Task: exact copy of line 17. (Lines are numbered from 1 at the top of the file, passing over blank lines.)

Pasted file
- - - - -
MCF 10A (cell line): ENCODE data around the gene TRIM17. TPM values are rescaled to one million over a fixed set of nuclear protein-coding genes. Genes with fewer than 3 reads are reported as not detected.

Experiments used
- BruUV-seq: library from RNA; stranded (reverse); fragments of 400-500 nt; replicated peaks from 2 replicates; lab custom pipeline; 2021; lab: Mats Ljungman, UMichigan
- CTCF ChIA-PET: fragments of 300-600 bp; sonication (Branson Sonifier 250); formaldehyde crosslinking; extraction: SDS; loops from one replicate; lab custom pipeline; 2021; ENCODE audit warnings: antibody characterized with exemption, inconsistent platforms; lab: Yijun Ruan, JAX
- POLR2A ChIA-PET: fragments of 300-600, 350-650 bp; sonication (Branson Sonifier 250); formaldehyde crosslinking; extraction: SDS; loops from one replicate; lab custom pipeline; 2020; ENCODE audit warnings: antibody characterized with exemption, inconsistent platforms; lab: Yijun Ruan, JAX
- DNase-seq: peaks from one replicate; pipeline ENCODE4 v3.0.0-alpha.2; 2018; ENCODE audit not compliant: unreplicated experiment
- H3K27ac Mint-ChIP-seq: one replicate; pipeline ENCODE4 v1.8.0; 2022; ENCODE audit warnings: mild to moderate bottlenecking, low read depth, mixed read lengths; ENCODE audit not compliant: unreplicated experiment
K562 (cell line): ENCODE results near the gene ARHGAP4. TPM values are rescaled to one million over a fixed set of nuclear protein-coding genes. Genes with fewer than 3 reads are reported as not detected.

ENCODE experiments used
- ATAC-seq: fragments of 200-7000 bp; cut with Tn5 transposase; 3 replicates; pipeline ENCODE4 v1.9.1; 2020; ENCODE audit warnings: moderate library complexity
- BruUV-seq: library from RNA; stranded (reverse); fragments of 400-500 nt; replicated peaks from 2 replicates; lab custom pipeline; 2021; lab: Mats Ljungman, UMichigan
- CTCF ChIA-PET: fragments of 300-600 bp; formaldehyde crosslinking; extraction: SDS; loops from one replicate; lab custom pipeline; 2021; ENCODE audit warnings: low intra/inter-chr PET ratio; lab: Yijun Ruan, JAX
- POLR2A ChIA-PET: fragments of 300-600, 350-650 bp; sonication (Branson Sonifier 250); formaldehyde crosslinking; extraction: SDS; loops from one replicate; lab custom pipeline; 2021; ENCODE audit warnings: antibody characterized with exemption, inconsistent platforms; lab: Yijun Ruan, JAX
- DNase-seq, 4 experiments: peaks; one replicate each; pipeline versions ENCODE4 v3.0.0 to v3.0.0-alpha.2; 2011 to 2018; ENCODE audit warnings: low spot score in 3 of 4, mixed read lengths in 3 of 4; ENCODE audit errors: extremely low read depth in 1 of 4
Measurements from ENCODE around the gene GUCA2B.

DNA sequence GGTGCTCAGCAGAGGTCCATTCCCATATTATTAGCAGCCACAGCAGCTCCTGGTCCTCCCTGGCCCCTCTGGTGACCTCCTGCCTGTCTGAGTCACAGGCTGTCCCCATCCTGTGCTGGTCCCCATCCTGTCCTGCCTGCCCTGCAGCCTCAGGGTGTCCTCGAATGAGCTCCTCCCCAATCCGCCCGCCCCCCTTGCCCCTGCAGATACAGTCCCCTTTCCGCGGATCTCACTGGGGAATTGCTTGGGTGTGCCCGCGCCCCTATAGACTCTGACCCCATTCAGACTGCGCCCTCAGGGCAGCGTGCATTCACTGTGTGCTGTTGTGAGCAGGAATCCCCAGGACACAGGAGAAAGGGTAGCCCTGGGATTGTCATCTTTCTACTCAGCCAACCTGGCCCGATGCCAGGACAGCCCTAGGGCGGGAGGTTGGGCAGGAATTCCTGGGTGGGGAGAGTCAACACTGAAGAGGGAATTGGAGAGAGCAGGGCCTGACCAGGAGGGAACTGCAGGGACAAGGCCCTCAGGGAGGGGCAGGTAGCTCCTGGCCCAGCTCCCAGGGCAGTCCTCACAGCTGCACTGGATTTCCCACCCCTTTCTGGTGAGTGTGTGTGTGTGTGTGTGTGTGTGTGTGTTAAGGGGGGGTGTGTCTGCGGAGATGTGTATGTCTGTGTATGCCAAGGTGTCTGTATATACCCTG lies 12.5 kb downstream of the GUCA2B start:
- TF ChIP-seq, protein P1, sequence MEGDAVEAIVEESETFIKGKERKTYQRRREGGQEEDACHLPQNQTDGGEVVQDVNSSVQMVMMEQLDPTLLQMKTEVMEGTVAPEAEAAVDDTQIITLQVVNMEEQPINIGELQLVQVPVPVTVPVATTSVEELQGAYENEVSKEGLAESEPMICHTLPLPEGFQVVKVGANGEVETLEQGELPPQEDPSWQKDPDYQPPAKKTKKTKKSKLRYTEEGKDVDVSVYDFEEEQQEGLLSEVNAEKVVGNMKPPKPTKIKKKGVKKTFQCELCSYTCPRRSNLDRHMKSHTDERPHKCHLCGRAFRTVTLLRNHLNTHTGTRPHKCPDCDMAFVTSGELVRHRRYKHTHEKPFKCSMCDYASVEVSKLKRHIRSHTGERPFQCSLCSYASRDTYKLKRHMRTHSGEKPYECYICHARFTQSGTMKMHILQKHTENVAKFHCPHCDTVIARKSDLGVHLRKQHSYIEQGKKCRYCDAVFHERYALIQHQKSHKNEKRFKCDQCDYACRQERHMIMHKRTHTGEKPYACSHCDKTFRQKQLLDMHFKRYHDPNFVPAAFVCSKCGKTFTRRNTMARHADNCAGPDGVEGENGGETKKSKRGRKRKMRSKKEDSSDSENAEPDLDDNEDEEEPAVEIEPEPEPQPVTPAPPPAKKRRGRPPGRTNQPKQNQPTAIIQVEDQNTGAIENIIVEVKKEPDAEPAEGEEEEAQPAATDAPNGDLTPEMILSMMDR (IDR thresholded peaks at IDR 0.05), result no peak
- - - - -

- TF ChIP-seq, protein P1, sequence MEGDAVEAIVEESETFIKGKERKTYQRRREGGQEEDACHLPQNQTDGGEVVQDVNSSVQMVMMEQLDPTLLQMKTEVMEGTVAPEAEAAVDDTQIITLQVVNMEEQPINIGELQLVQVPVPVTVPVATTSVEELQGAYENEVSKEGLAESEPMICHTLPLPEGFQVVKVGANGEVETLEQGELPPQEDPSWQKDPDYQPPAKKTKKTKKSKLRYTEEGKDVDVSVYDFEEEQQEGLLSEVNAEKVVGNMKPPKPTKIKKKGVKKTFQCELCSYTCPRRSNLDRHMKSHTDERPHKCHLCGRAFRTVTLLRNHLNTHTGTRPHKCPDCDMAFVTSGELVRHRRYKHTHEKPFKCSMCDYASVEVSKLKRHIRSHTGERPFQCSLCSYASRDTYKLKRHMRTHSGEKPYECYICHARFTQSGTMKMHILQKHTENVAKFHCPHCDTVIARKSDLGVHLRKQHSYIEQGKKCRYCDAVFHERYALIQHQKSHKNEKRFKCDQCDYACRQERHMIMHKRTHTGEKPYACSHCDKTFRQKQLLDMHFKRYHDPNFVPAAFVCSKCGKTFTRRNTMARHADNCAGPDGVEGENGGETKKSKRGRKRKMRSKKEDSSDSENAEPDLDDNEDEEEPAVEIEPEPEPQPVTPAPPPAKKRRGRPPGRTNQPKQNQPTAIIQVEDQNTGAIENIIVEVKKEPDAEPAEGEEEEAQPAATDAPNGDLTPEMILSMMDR (IDR thresholded peaks at IDR 0.05), result no peak